This is an appeal against a decision of Woolford J, in which he upheld a claim by the respondent, LSG Sky Chefs New Zealand Ltd (LSG), against the appellants, Pacific Flight Catering Ltd and PRI Flight Catering Ltd, for money paid by LSG for Pacific’s use under compulsion of law. The appellants are associated companies and for ease of reference we will refer to them as 'Pacific'.
 The origin of the claim was the transfer of a number of Pacific’s employees to LSG at a time when LSG took over a flight catering contract that had previously been held by Pacific. This triggered an obligation under Part 6A of the Employment Relations Act 2000 for LSG to take on certain employees of Pacific who had become surplus to Pacific’s requirements.
 LSG was required to take on those employees on the same terms and conditions of employment as applied during their employment by Pacific. In particular, LSG was required to recognise each employee’s accrued entitlement to annual leave, alternative holidays, sick leave and bereavement leave not taken or exchanged for payment before the date of transfer. LSG says that although it must pay those entitlements to those employees, it is entitled to be reimbursed by Pacific under the common law action known as money paid to the use of the defendant under compulsion of law. The High Court Judge upheld LSG’s claim. Pacific appeals against that decision.
Issues for decision
 The ultimate issue on the appeal is whether Pacific is liable to LSG for the cost of accrued pre-transfer leave entitlements of the employees who transferred from Pacific to LSG under Part 6A (we will refer to these employees as the 'transferring Pacific employees'). On the approach we take to the case, the key determinant of that issue is the question: whether Pacific remains liable to the transferring Pacific employees for their pre-transfer leave entitlements even though they have transferred to, and become employees of, LSG?
 Before turning to those issues, we briefly summarise the facts, the relevant legislation and the common law cause of action on which LSG’s claim is founded.
 Both Pacific and LSG are providers of airline meals to airlines operating out of Auckland Airport. In 2010, Singapore Airlines sought tenders for airline catering services for its flights operating out of Auckland Airport. In November 2010 Singapore Airlines notified LSG that it had been the successful tenderer, and would replace Pacific as the provider of the services to Singapore Airlines. The new arrangement took effect from February 2011.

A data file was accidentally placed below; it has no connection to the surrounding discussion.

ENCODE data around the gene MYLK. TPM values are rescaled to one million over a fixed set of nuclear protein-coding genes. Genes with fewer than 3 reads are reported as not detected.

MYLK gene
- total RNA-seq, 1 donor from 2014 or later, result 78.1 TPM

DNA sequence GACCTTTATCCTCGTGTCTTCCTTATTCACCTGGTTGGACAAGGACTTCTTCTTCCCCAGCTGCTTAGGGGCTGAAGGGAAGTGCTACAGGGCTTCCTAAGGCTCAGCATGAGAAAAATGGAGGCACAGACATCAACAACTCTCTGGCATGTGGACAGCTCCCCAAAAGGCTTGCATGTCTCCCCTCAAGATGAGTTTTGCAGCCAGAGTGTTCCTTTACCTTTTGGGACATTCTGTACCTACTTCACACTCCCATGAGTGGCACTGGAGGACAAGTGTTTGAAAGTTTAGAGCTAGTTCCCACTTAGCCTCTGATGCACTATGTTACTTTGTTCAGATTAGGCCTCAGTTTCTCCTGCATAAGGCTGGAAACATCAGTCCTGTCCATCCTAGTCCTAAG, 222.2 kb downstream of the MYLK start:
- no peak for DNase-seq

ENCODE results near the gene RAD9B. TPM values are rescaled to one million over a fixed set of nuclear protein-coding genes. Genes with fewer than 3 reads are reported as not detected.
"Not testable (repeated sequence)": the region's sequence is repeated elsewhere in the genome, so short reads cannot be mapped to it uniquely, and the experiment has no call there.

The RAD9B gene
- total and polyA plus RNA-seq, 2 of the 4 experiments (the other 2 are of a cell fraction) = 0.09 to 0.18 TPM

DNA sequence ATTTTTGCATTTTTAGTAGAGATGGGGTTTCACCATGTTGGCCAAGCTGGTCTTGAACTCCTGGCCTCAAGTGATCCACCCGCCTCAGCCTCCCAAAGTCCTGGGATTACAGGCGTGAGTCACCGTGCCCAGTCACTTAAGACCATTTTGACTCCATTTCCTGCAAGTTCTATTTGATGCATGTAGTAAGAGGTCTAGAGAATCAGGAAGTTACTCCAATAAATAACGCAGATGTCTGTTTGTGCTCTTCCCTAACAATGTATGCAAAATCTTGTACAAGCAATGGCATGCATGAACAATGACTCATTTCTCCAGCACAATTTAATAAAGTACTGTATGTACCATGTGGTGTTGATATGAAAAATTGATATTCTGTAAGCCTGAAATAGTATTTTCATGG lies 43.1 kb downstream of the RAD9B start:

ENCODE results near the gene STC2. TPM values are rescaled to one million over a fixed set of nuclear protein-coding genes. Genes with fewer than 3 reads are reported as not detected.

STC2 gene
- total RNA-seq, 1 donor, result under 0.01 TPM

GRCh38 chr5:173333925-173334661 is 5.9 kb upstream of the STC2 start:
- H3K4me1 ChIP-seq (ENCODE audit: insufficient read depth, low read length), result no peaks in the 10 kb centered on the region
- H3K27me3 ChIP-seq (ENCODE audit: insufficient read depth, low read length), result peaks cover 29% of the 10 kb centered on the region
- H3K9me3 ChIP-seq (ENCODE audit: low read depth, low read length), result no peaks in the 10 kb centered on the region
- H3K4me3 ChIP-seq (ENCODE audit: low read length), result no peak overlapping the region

The new arrangement triggered Part 6A and the employees of Pacific who became surplus to Pacific’s ongoing requirements became entitled to elect to transfer to LSG. About 40 employees did so. The transfer took effect when the Singapore Airlines’ contract came into operation in February 2011.
 Under Part 6A, LSG was required to recognise the leave entitlements of the transferring Pacific employees that they had accrued prior to their transfer. Counsel for Pacific, Mr Stewart QC, advised us that the total amount of the accrued leave has been left to be determined later, but is anticipated to be somewhere between $90,000 and $140,000. This is considerably lower than the figures initially provided to LSG by Pacific and counsel for LSG, Mr Skelton QC, said that Pacific had deliberately inflated all but two or three of the transferring Pacific employees’ leave balances and given them pay rises, in most cases without informing the employees they were doing so. Pacific’s conduct in that regard appears to have been reprehensible, but we do not see it as having any bearing on the issues before us in the present appeal.
The legislative context
 Part 6A was introduced into the Employment Relations Act in 2004 and subsequently amended in 2006. The object of the regime created by Part 6A is to provide protection to certain categories of employees working in industries such as the cleaning and contract catering industries by providing job security in times when the contractual arrangements under which their employer operates are changed or similar restructurings occur. In situations such as the present, the successful tenderer who takes over the contract (the new employer) is required to allow employees of the previous contracting party (the old employer) to elect to transfer to the new employer with their terms and conditions as accrued with the old employer kept intact. We will refer to these employees as 'transferring employees'.